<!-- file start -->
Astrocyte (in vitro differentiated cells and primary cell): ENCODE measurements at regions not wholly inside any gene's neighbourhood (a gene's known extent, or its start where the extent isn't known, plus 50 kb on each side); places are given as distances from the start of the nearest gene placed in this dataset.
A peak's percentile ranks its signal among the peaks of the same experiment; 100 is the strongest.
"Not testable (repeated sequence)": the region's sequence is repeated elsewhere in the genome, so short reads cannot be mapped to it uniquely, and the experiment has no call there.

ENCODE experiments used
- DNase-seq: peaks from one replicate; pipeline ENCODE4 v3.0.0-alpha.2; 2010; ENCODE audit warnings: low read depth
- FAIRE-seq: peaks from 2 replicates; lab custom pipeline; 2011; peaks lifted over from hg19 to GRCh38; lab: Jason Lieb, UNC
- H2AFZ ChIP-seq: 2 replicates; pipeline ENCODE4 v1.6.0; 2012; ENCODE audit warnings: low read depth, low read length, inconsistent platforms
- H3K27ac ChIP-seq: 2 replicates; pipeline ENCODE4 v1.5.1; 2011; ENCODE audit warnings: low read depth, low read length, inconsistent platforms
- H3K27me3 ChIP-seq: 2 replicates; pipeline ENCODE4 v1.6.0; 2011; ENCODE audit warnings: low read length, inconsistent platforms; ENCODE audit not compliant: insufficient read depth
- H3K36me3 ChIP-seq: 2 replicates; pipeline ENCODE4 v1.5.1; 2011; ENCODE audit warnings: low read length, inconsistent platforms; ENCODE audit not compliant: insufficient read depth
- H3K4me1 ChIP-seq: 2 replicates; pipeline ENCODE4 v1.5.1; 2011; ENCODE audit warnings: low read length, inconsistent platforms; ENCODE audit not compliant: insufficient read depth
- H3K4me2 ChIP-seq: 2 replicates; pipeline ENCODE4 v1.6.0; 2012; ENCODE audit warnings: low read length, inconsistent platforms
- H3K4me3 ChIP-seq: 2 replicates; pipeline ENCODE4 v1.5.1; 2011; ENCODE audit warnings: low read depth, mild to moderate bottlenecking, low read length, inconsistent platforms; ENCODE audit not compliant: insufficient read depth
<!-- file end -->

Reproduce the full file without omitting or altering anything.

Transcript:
Astrocyte (in vitro differentiated cells and primary cell): ENCODE measurements at regions not wholly inside any gene's neighbourhood (a gene's known extent, or its start where the extent isn't known, plus 50 kb on each side); places are given as distances from the start of the nearest gene placed in this dataset.
A peak's percentile ranks its signal among the peaks of the same experiment; 100 is the strongest.
"Not testable (repeated sequence)": the region's sequence is repeated elsewhere in the genome, so short reads cannot be mapped to it uniquely, and the experiment has no call there.

ENCODE experiments used
- DNase-seq: peaks from one replicate; pipeline ENCODE4 v3.0.0-alpha.2; 2010; ENCODE audit warnings: low read depth
- FAIRE-seq: peaks from 2 replicates; lab custom pipeline; 2011; peaks lifted over from hg19 to GRCh38; lab: Jason Lieb, UNC
- H2AFZ ChIP-seq: 2 replicates; pipeline ENCODE4 v1.6.0; 2012; ENCODE audit warnings: low read depth, low read length, inconsistent platforms
- H3K27ac ChIP-seq: 2 replicates; pipeline ENCODE4 v1.5.1; 2011; ENCODE audit warnings: low read depth, low read length, inconsistent platforms
- H3K27me3 ChIP-seq: 2 replicates; pipeline ENCODE4 v1.6.0; 2011; ENCODE audit warnings: low read length, inconsistent platforms; ENCODE audit not compliant: insufficient read depth
- H3K36me3 ChIP-seq: 2 replicates; pipeline ENCODE4 v1.5.1; 2011; ENCODE audit warnings: low read length, inconsistent platforms; ENCODE audit not compliant: insufficient read depth
- H3K4me1 ChIP-seq: 2 replicates; pipeline ENCODE4 v1.5.1; 2011; ENCODE audit warnings: low read length, inconsistent platforms; ENCODE audit not compliant: insufficient read depth
- H3K4me2 ChIP-seq: 2 replicates; pipeline ENCODE4 v1.6.0; 2012; ENCODE audit warnings: low read length, inconsistent platforms
- H3K4me3 ChIP-seq: 2 replicates; pipeline ENCODE4 v1.5.1; 2011; ENCODE audit warnings: low read depth, mild to moderate bottlenecking, low read length, inconsistent platforms; ENCODE audit not compliant: insufficient read depth